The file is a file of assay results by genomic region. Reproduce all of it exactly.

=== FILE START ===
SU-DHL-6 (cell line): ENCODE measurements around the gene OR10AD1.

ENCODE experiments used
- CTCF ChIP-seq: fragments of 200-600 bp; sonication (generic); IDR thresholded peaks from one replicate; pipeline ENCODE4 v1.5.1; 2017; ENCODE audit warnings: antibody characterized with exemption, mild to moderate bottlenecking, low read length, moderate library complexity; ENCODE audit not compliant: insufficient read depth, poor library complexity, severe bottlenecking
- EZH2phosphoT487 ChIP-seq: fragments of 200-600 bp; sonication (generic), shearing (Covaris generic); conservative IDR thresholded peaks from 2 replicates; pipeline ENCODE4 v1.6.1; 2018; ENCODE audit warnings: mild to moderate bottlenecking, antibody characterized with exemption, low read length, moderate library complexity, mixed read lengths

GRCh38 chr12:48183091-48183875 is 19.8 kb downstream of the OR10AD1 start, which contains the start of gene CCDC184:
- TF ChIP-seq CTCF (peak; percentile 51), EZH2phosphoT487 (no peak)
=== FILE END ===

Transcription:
SU-DHL-6 (cell line): ENCODE measurements around the gene OR10AD1.

ENCODE experiments used
- CTCF ChIP-seq: fragments of 200-600 bp; sonication (generic); IDR thresholded peaks from one replicate; pipeline ENCODE4 v1.5.1; 2017; ENCODE audit warnings: antibody characterized with exemption, mild to moderate bottlenecking, low read length, moderate library complexity; ENCODE audit not compliant: insufficient read depth, poor library complexity, severe bottlenecking
- EZH2phosphoT487 ChIP-seq: fragments of 200-600 bp; sonication (generic), shearing (Covaris generic); conservative IDR thresholded peaks from 2 replicates; pipeline ENCODE4 v1.6.1; 2018; ENCODE audit warnings: mild to moderate bottlenecking, antibody characterized with exemption, low read length, moderate library complexity, mixed read lengths

GRCh38 chr12:48183091-48183875 is 19.8 kb downstream of the OR10AD1 start, which contains the start of gene CCDC184:
- TF ChIP-seq CTCF (peak; percentile 51), EZH2phosphoT487 (no peak)